I think we will end up with it, just like we are going to end up with the policy of privatizing the public schools. They can put lipstick on these policies, but they are still devastating. I don't think we can stop them.

It the good old Third Way policy coming into is own now.

Chained CPI is the bright idea of Third Way, the Dem "policy shop".

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Response to madfloridian (Reply #109)

Fri Dec 21, 2012, 07:35 PM

140. Thanks Mad, it's been good reading you here lately...

One thing though is that Liberals are out of the closet again finally, the backlash to centrist moves is faster, stronger and more certain. It will be interesting to see how this all plays out over time.

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Response to Tom Rinaldo (Original post)

Fri Dec 21, 2012, 12:02 PM

117. everyone else's opinion is conjecture

he offered it because he is open to it. this three dimension chess is a BS argument.

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Response to Tom Rinaldo (Original post)

Fri Dec 21, 2012, 12:06 PM

120. There's opinion, and then there's reality

Reality: There haven't been any social security cuts.

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Response to Tom Rinaldo (Original post)

Fri Dec 21, 2012, 01:28 PM

126. Madness!

Either the President:

1. is playing 12-dimensional chess, or
2. he is forced to do whatever he did - he had no choice

One of these holds true for ANY occasion. In fact, usually 1. then 2. at every occasion.

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Response to Tom Rinaldo (Original post)

Fri Dec 21, 2012, 01:45 PM

128. Very well said.

He offered the same thing last year in 2011.

Some people twist themselves in knots making excuses for Obama. Not sure why.

Now that the a Democratic President has offered to cut Social Security, he made it acceptable.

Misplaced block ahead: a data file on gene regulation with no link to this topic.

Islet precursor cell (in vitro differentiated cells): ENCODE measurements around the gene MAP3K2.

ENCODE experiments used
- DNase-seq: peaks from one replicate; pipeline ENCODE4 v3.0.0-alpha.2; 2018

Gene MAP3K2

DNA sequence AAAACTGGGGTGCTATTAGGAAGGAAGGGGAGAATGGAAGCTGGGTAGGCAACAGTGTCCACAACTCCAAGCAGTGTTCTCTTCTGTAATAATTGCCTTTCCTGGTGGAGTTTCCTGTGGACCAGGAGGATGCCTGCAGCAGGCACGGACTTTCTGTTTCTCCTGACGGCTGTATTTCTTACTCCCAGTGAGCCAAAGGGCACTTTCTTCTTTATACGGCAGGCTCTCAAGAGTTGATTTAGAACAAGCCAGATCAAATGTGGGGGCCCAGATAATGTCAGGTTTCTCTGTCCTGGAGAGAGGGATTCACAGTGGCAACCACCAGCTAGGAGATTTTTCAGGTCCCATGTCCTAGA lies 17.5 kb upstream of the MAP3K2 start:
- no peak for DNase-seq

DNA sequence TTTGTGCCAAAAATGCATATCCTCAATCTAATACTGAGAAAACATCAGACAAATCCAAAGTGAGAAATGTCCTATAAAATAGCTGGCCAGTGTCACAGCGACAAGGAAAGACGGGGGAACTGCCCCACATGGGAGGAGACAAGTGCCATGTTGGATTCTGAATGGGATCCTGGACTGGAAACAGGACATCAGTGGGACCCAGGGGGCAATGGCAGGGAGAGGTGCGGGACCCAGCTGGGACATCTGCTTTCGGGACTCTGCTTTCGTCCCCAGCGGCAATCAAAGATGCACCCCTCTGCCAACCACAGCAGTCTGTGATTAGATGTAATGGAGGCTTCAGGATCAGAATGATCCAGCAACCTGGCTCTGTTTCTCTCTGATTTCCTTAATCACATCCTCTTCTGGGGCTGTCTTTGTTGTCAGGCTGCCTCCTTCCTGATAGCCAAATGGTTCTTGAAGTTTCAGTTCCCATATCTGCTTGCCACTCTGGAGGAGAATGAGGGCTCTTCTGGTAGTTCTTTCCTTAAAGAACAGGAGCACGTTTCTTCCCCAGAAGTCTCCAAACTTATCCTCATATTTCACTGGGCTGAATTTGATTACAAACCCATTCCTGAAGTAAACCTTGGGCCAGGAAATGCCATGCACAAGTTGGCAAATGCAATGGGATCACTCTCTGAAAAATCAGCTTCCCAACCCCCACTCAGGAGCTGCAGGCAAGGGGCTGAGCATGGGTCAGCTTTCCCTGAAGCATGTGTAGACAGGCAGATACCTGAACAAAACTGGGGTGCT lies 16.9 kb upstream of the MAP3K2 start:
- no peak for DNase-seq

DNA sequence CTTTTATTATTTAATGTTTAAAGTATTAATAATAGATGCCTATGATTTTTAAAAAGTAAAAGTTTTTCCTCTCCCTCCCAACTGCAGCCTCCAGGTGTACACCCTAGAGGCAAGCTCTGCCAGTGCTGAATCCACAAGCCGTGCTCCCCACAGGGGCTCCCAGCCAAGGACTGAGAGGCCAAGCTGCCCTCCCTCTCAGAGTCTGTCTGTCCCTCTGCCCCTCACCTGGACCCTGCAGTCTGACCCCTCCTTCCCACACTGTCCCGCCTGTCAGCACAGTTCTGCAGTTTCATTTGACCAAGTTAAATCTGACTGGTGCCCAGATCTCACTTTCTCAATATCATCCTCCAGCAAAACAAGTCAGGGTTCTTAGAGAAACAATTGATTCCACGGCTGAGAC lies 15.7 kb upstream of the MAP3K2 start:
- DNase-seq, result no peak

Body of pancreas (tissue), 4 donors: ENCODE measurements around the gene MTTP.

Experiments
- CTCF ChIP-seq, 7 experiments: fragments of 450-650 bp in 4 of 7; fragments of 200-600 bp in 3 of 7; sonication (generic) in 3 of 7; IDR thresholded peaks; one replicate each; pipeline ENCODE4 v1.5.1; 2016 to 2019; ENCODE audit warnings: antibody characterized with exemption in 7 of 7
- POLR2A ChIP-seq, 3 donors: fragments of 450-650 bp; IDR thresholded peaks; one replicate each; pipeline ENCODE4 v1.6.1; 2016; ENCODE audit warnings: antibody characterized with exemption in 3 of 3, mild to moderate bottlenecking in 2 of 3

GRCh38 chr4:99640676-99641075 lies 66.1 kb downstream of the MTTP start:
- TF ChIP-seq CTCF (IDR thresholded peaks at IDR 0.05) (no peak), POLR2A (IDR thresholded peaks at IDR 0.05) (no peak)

Just the same as when he supported the "indefinite detention" provisions in the NDAA, or privatizing schools. It goes from being something that one party supports to something that both parties support.

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Response to Tom Rinaldo (Original post)

Fri Dec 21, 2012, 02:14 PM

130. Here's an example of how dead chained CPI is, and why it should be.

Here's an example of how dead chained CPI is, and why it should be.
http://www.democraticunderground.com/10022048462

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Response to Tom Rinaldo (Original post)

Fri Dec 21, 2012, 02:15 PM

131. You're right in that this is the more likely interpretation.

I don't think it's correct but I can't fault you or anyone else for thinking it because I don't have anything but my own hunch to fall back on.

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Response to Tom Rinaldo (Original post)

Fri Dec 21, 2012, 02:16 PM

132. K&R

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Response to Tom Rinaldo (Original post)

Fri Dec 21, 2012, 03:19 PM

137. So you are judging Obama on what he says

not what he is thinking.

Unlike some on DU who apparently have some "Being John Malkovitch" type access to Obama's brain.

I guess it's a serious problem for me if I want to remain on DU. I must discover the way into Obama's brain. Apparently going on what Obama says and does isn't enough, I have to know and understand that what he says and does isn't really what he means or wants to do..

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Response to SomethingFishy (Reply #137)

Sat Dec 22, 2012, 09:41 AM

148. When someone offers to have sex with you, it means they WANT to have sex with you.

'Nuf said.

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Response to jsr (Reply #148)

Sat Dec 22, 2012, 01:04 PM

159. I have to disagree and I'm

sure some *cough* "professionals" would too.

Just because I say it, doesn't mean it's true. It's called: Placating.

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Response to Tom Rinaldo (Original post)

Sat Dec 22, 2012, 12:16 PM

154. Is he simply a better liar than Romney? Same policy--better lies?

He said SS was off limits. We believed him. Romney said SS was off limits (one of the many things he said about SS). We did not believe him.

Is Obama just a better liar than Romney? Is that why he won?

I am sickened by the fact that he allowed SS to be brought to the table. It has nothing to do with the "fiscal cliff" issues.

To give on SS when he won the election on the opposite...makes him simply a better liar.

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Response to Tom Rinaldo (Original post)

Sat Dec 22, 2012, 07:50 PM

163. I hold no illusions...

...voted again for Obama knowing full well he is a crappy negotiator. I cannot be angry - I worked for him and voted for him twice. My job now is to work hard to keep him true to his promises and as close to progressive mores as possible.